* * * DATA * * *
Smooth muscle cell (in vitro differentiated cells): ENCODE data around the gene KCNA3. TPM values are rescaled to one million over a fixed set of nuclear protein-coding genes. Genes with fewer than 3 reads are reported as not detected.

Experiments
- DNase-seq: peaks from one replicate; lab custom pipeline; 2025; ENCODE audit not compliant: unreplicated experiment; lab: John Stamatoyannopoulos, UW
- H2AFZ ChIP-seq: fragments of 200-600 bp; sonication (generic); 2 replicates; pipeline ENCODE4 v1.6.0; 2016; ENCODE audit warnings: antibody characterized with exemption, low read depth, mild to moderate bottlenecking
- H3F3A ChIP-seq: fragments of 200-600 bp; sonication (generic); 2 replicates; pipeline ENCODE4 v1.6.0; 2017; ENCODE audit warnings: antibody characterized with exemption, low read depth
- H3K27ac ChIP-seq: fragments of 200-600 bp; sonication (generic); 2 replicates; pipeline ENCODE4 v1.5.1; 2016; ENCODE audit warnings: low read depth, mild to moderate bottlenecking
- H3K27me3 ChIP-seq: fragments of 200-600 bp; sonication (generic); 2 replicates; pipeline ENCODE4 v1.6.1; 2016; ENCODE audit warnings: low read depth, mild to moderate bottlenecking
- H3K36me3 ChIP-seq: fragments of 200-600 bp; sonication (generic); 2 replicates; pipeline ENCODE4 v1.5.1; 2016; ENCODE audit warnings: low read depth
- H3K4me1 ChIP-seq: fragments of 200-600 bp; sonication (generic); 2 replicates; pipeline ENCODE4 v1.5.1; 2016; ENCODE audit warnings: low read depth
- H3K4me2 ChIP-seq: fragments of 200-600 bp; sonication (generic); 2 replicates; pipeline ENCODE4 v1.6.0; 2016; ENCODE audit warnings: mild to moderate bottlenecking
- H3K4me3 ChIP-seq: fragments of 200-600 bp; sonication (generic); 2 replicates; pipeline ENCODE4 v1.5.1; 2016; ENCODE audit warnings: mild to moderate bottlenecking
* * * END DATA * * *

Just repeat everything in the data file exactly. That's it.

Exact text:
Smooth muscle cell (in vitro differentiated cells): ENCODE data around the gene KCNA3. TPM values are rescaled to one million over a fixed set of nuclear protein-coding genes. Genes with fewer than 3 reads are reported as not detected.

Experiments
- DNase-seq: peaks from one replicate; lab custom pipeline; 2025; ENCODE audit not compliant: unreplicated experiment; lab: John Stamatoyannopoulos, UW
- H2AFZ ChIP-seq: fragments of 200-600 bp; sonication (generic); 2 replicates; pipeline ENCODE4 v1.6.0; 2016; ENCODE audit warnings: antibody characterized with exemption, low read depth, mild to moderate bottlenecking
- H3F3A ChIP-seq: fragments of 200-600 bp; sonication (generic); 2 replicates; pipeline ENCODE4 v1.6.0; 2017; ENCODE audit warnings: antibody characterized with exemption, low read depth
- H3K27ac ChIP-seq: fragments of 200-600 bp; sonication (generic); 2 replicates; pipeline ENCODE4 v1.5.1; 2016; ENCODE audit warnings: low read depth, mild to moderate bottlenecking
- H3K27me3 ChIP-seq: fragments of 200-600 bp; sonication (generic); 2 replicates; pipeline ENCODE4 v1.6.1; 2016; ENCODE audit warnings: low read depth, mild to moderate bottlenecking
- H3K36me3 ChIP-seq: fragments of 200-600 bp; sonication (generic); 2 replicates; pipeline ENCODE4 v1.5.1; 2016; ENCODE audit warnings: low read depth
- H3K4me1 ChIP-seq: fragments of 200-600 bp; sonication (generic); 2 replicates; pipeline ENCODE4 v1.5.1; 2016; ENCODE audit warnings: low read depth
- H3K4me2 ChIP-seq: fragments of 200-600 bp; sonication (generic); 2 replicates; pipeline ENCODE4 v1.6.0; 2016; ENCODE audit warnings: mild to moderate bottlenecking
- H3K4me3 ChIP-seq: fragments of 200-600 bp; sonication (generic); 2 replicates; pipeline ENCODE4 v1.5.1; 2016; ENCODE audit warnings: mild to moderate bottlenecking